Kieri’s First Command: Part X

Posted: November 24th, 2022 under Background, Characters, Contents, Excerpt, the writing life.
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Part X

One evening, coming out of the daily conference, Duke Marrakai asked Kieri to walk with him.  “The lad’s different.  I thought he’d sulk and complain and you have him smiling and cheerful.”

“He’s a good boy,” Kieri said.

“Sometimes,” the Duke said.  “And sometimes I’ve wanted to put a knot on his head.  You have no children, yet, do you?”

“No, but I watched Aliam Halveric and his wife with theirs, and I remember them with me.  I ignored your lad’s sulks and treated him as a sensible person, which he’s turned out to be.  I’m going to put him back on his horse tomorrow.”

“Well.  You should have a horse.  You ride very well and you know horses. And apparently, boys.”

“I will have again someday.  Someday, I want one of your breeding.  That horse is the best I’ve ridden.  Aliam had a halfbred of yours.  Tell me, what do you charge for the fullbred colts?”

The Duke looked at him squarely.  “They don’t come cheap.”

“No good horse does, but by accident. I will have one someday, and you can tell it will be treated well.”

“Indeed.  The Prince says he’s thinking of giving you that barren mess up north as a grant, if you do well in this campaign and another one or two.  No one else has wanted it, at any price or reward.”

“It would suit me,” Kieri said.  “In time it would thrive, with good management.  Hard at the start, of course, but are not the best horses often those difficult to train well early on?”

“You are not afraid of challenges.”

Kieri laughed.  “No, my lord, I am not.  Challenges come to all, early and late, and Aliam taught me that the measure of men is how they meet them.  Let me have some land, or a young horse–”

“Or a young boy?”

“I cannot speak of your son in such terms; he is yours, and a future Duke of Tsaia.”

“Well.  I see him as a challenge; he has been for me.  And I like what I see, Captain.  Teach him to ride better, and care for horses better, and we shall be friends a long time.”

“If you knew Aliam, my lord, he would tell you tales about me at your son’s age that would curl not only your hair but your horse’s tail.  If I am able to help him through this, I am happy to do so.”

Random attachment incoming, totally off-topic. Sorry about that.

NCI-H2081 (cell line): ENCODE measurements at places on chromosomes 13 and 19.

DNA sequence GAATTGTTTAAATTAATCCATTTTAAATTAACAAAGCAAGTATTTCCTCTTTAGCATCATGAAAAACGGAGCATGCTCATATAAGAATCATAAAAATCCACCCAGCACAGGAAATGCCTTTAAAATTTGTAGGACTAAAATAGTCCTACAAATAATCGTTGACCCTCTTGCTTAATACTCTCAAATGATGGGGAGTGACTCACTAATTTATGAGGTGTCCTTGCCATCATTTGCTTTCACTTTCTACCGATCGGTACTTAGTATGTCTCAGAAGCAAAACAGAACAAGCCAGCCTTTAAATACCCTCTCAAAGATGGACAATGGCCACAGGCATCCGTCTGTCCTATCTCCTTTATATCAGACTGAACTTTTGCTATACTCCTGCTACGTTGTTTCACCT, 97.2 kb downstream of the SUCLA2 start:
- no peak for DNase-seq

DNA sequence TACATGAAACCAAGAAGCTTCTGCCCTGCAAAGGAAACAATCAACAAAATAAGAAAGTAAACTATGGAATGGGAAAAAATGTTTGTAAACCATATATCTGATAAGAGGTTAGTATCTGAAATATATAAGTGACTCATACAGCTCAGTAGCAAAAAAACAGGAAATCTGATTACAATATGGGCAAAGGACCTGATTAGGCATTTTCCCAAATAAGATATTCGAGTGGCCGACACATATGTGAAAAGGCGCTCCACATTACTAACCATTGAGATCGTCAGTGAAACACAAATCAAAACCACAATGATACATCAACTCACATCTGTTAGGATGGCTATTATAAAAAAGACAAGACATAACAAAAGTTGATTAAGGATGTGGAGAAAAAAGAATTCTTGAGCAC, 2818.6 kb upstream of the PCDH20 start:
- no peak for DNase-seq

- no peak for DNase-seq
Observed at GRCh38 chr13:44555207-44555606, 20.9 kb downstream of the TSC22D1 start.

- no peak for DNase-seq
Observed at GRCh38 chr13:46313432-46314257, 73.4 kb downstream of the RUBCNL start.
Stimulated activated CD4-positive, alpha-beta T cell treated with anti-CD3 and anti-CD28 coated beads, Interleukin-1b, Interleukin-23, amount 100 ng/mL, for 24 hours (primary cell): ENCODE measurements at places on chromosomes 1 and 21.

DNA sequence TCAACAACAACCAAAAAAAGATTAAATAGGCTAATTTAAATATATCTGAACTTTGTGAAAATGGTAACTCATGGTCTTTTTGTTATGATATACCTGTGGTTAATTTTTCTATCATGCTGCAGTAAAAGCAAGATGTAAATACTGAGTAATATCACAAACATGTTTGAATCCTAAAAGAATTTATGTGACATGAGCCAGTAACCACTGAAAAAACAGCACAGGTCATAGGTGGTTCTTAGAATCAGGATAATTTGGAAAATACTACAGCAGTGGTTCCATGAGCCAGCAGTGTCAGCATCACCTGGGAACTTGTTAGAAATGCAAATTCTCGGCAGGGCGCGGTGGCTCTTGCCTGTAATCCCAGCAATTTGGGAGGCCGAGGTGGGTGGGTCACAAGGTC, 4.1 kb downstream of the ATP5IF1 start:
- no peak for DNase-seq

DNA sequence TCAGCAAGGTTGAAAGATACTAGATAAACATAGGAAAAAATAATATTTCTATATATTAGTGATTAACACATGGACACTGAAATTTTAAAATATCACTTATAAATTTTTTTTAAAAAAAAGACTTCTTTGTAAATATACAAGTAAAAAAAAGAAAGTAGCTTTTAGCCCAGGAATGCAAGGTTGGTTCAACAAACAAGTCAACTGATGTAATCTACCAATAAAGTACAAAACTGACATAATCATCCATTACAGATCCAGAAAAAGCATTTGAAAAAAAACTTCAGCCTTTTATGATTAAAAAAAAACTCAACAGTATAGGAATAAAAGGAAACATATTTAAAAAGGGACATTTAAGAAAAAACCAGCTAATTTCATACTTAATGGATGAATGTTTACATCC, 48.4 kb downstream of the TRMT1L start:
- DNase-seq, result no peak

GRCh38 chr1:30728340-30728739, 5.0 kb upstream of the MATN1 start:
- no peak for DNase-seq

Later that evening, the boy said, “We should not have done what we did.  I should not have done what I did.”  None of the boys had spoken to Kieri about it before but there was no doubt what the boy meant.

“You’re right,” Kieri said matter-of-factly, setting the stallion’s saddle on its rack.  “But you did, and it’s done, and you’re not doing it now.”

‘No, but I…I needed to say that.  I’m sorry I did it.  I’m sorry I spied on you.  I’m sorry…”

What would Aliam say to that?  What had Aliam said to so many of his own unwitting cruelties, blunders, thoughtless deeds, including those that got men killed?

“Listen to me,” Kieri said.  “You did something you knew was wrong, and you know that some things cannot be undone.  You can’t forget what you saw, can you?”

The boy’s head shook side to side; his eyes glistened.

“So when I was your age, and Aliam Halveric’s squire, I did things I knew I should not do, and some of those things could not be undone.  Men died, for some of my mistakes.  To be good men, when we are grown, we must learn to think.  Beyond what feels good, beyond what feels like fun, beyond what feels like it will win us points: we must learn to look ahead and think.  And it’s hard.  You have learned important things in these days: about your horse, about me, about yourself.  Now you know you can learn.  And I know you will learn.”

“Will I make more mistakes?”

“Oh, yes.  If you’re like me you will make mistakes over and over.  Men do.  Women do.  Everyone does.  It’s how we learn.  When you started riding, you fell off a lot, didn’t you?”